Monday, August 22, 2011
Should the Long-Putter Success Worry Golfers?
As you've probably heard, Webb Simpson won on Sunday at the Wyndham, meaning for the third straight week, a long or belly putter has taken home a PGA Tour crown. That's just one week after a long-putter won for the first time in a major championship, and some golf historians aren't so happy about it.
But why is it happening in such a rush right now? Simple, because players have more access to just about everything in golf. Look at Matt Kuchar. A top-10 machine the last couple of years, Kuchar switched mid-season to a putter that you rest in your left armpit, mainly because a coach told him it would help keep the ball on the path better. Do I have access to such technology? No, not really, but that doesn't mean I couldn't go down to my local golf shop and test out 20 long and belly putters from all different brands. It's access, and the players are using it to their benefit.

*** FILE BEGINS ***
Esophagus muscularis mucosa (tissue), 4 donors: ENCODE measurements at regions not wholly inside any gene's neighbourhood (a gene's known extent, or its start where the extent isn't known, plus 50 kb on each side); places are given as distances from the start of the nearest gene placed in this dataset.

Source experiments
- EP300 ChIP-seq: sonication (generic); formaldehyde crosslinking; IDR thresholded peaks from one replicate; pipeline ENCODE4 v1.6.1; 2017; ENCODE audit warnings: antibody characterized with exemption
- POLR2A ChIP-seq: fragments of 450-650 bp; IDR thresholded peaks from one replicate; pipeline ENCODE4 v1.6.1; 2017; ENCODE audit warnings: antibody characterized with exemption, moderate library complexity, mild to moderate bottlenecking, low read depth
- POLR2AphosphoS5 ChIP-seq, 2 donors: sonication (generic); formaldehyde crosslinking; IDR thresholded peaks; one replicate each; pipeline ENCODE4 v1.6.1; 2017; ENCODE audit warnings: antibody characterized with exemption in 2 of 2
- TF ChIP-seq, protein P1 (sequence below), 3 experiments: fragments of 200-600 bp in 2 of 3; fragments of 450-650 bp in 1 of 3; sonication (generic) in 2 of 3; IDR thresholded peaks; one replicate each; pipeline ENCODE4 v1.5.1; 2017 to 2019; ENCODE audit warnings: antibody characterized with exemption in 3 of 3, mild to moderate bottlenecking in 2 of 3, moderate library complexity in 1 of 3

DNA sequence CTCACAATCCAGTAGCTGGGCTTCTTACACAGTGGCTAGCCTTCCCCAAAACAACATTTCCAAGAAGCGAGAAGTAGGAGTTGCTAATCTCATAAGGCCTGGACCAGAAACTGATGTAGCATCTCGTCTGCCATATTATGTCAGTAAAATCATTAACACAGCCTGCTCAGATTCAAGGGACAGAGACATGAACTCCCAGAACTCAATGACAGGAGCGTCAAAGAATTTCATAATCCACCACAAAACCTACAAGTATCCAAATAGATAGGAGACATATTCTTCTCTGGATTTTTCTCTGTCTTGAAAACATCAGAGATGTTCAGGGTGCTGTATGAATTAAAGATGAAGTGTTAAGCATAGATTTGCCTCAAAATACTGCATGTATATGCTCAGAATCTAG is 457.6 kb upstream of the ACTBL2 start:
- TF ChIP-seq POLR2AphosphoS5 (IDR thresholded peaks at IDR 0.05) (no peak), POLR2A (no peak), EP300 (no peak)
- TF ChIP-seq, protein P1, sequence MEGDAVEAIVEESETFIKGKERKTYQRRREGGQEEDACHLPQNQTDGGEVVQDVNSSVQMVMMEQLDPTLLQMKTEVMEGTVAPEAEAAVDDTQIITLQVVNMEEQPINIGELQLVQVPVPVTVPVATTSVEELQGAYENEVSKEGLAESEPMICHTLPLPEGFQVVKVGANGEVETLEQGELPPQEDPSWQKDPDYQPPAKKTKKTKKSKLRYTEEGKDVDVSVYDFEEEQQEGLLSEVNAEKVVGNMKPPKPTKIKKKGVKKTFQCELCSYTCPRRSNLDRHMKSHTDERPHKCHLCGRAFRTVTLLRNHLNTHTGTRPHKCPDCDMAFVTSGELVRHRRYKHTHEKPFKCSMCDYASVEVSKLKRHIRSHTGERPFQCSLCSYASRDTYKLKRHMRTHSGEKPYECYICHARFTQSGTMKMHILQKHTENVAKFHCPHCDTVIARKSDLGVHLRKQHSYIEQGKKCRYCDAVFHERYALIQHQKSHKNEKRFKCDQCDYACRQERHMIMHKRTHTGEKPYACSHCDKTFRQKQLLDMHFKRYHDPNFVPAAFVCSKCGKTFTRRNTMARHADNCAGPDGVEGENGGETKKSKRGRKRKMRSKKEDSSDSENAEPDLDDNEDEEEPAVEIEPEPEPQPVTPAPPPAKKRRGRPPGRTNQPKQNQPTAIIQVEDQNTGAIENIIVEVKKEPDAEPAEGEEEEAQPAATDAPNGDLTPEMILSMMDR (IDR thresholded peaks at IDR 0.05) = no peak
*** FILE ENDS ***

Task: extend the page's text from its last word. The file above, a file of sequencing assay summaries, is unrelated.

Now, is it a problem? I really don't think so. You want every edge you can get in golf, and while I can understand people complaining about the extra anchor that a belly or long putter gives you, you still have to be mentally sound enough to think you can make putts consistently. That's the big difference in a guy like Webb and your weekend hacker; Simpson really believes that he'll make every putt, and the long putter gives him that slight confidence boost that he probably needed.
Would I ever go to a long putter? No, probably not, mainly because I think they're goofy and my game isn't that serious anymore. If I was on the PGA Tour, and someone told me I could make one more putt a round if I switched? Absolutely, anything for that mini-boost.
The thing is, long putters aren't going anywhere, so we might as well embrace them like we did with the Big Bertha, the Pro-V and range finders. They're just part of the game now, whether you like them or not.